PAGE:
Pet tortoise found alive 30 years after disappearing in family’s cluttered home

The debut Friday of the third season of Amazon’s Emmy-winning series “Transparent” has brought with it an interesting vignette about a pet tortoise named Nacho who, after disappearing and being presumed dead for decades, is found alive in the Pfefferman family home.

That unbelievable storyline is actually based on a true story, series creator Jill Soloway told the Huffington Post.

National Geographic offers more on the story of Manuela, a red-footed tortoise who, in 1982, was the pet of the Almeida family in a suburb of Rio de Janeiro, Brazil. When Manuela vanished, the distraught family assumed she had escaped after workmen at the house left the front door open.

When family patriarch Leonel Almeida died in 2013, family members were clearing out items he had hoarded in a storage shed when son Leandro found a box containing an old record player and records.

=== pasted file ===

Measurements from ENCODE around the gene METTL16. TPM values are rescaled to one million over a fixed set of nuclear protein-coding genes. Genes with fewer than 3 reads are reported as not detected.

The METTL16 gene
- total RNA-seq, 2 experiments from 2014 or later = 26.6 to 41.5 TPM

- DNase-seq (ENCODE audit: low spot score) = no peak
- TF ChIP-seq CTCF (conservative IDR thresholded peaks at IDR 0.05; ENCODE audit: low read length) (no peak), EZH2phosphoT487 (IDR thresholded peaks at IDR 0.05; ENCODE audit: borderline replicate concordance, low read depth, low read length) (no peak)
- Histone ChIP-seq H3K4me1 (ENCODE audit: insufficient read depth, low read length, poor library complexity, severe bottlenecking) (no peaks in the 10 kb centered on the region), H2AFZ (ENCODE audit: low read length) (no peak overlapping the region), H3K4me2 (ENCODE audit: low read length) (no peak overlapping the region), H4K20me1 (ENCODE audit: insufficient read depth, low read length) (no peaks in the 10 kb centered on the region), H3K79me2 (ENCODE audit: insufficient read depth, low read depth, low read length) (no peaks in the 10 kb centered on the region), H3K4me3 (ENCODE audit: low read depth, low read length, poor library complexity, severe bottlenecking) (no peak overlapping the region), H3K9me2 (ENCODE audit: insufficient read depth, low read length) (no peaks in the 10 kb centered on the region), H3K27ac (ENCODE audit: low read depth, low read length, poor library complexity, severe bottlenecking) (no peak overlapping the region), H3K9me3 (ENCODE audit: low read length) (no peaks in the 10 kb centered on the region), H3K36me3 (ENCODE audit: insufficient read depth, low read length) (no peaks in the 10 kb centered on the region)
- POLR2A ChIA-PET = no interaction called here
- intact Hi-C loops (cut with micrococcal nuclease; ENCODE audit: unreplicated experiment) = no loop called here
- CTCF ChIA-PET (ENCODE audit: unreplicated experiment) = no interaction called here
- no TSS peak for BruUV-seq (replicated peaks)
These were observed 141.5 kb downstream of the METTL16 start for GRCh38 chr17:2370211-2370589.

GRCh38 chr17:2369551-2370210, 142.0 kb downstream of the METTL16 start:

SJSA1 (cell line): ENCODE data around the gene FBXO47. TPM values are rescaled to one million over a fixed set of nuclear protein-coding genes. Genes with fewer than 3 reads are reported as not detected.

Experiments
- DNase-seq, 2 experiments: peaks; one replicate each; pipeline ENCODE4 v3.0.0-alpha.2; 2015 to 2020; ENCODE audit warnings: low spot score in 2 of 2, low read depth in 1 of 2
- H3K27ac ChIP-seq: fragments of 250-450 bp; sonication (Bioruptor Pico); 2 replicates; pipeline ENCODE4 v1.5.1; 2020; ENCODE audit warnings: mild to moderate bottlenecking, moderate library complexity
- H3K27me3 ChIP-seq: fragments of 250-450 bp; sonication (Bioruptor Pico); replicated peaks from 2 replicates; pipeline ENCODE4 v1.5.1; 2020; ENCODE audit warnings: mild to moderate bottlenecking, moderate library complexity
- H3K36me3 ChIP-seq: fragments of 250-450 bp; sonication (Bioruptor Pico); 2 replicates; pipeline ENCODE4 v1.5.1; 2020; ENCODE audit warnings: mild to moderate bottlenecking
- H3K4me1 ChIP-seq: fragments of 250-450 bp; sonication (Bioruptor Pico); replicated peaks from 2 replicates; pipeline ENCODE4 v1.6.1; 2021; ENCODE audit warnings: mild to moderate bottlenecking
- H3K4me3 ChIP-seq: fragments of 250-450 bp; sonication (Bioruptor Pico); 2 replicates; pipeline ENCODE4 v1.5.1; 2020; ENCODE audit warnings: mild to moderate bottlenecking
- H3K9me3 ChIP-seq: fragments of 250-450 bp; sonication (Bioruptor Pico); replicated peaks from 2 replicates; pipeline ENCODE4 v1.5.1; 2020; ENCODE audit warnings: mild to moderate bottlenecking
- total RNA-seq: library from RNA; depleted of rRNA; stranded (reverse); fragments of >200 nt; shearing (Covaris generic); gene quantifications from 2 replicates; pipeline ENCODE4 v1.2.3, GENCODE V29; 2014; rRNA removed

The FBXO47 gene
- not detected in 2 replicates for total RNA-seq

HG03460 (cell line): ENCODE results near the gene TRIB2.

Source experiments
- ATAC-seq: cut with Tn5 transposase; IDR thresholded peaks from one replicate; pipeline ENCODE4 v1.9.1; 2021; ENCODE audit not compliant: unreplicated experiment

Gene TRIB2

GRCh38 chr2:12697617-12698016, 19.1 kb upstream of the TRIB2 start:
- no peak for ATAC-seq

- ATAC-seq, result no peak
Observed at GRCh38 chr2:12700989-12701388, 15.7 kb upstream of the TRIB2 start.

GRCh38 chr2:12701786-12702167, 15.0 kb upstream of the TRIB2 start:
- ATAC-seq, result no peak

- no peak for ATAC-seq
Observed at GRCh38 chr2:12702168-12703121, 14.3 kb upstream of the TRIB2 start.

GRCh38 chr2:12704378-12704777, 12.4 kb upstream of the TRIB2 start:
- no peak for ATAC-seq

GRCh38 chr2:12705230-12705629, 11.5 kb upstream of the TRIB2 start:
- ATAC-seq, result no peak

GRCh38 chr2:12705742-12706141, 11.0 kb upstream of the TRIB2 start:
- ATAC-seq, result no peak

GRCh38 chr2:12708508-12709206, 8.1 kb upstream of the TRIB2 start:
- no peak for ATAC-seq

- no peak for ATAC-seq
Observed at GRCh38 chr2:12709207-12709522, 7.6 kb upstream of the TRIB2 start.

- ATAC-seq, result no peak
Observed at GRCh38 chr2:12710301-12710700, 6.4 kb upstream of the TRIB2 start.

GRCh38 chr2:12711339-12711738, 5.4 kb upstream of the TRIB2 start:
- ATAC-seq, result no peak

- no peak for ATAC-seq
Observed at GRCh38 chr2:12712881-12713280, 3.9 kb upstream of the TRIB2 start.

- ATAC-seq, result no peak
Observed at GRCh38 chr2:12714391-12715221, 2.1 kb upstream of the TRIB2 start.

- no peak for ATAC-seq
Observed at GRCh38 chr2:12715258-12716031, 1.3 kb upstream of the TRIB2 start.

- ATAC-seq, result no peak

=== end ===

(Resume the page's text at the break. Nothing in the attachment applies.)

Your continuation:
A very alive Manuela was also inside. A neighbor was the first to spot her and speak up.

"'You're not throwing out the turtle as well are you?' I looked and saw her," Leandro Almeida told Brazil's Globo TV in a 2013 interview. "At that moment, I turned white, I just couldn't believe what I was seeing."

National Geographic reported that red-footed tortoises are known to go without food for up to three years in the wild, but experts were stumped as to how Manuela was able to survive for 30 years. A Rio-based veterinarian suggested she could have lived off of termites and other small insects, along with condensation when she needed water.

Turtles also have fat reserves that sustain them when food is hard to come by and, like snakes, they are able to lower their body temperature and slow down other physiological processes and enter a state of suspended animation, from which they can recover, National Geographic said.